Monday’s highlight was a trip through the vineyard in the chilly rain with Kelby and Mackenzie. Despite frozen fingers and dripping faces, we cheerily collected Riesling grapes from every plot where they grow on our 54 acres of vineyards.  We inspected the blocks for Botrytis—hoping to see the good version (Noble Rot) rather than the bad (bunch rot!)  We found our grapes still in great shape and touches of excellent Botrytis. Back at the winery, we crushed the samples and tasted them.  Kelby and John Kaiser (our vineyard manager) are putting together a database of information on each of the blocks on our property to track everything from botrytis levels to harvest chemistries to tasting notes.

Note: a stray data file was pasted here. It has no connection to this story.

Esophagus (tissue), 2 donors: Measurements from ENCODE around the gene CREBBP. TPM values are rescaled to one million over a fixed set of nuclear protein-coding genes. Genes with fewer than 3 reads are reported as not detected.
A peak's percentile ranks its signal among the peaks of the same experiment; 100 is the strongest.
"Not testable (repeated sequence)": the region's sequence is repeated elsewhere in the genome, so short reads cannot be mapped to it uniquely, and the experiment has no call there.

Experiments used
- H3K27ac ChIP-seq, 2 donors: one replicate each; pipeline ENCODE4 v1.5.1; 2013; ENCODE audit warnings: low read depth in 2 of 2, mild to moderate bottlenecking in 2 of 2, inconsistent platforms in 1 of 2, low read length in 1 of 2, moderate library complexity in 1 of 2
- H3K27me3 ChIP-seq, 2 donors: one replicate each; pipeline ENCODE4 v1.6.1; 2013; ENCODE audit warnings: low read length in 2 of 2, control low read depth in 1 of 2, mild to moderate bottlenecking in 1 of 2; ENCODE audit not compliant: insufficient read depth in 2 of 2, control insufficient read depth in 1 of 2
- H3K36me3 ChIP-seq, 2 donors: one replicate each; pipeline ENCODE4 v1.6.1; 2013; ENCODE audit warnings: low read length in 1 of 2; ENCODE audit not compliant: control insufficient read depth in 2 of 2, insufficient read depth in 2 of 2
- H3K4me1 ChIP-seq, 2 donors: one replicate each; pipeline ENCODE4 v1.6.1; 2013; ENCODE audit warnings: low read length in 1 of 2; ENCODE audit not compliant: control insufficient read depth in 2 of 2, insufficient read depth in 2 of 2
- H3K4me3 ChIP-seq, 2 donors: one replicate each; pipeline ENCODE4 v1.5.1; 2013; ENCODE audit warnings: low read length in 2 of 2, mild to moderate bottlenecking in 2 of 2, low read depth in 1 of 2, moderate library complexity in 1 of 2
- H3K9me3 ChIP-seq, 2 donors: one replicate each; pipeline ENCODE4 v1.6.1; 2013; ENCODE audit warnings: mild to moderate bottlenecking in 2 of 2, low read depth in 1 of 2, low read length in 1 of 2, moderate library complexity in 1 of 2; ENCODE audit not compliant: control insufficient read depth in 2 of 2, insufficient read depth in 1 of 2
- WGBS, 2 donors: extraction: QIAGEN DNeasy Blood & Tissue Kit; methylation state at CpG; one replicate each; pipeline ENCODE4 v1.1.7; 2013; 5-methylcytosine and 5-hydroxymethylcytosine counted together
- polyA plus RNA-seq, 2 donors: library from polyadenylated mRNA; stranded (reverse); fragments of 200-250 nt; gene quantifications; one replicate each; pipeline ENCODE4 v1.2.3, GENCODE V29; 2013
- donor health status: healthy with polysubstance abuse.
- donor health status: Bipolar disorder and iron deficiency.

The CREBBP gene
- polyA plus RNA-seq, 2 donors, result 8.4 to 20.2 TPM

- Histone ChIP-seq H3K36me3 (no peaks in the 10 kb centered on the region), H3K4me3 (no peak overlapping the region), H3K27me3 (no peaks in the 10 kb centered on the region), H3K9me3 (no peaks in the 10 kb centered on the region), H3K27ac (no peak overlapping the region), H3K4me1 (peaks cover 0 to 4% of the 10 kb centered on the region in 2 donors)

On Wednesday, we bottled our 2009 Cuvée.  The then-still wine went into bottles with a dose of yeast to referment.  We’re one step closer to finished sparkling wine!  We’ve laid the bottles down in dark bins, where they will stay for another year.  By then, the yeast will have contributed a little more alcohol and their lovely bubbles as well as some creamy textural elements.  I can’t wait!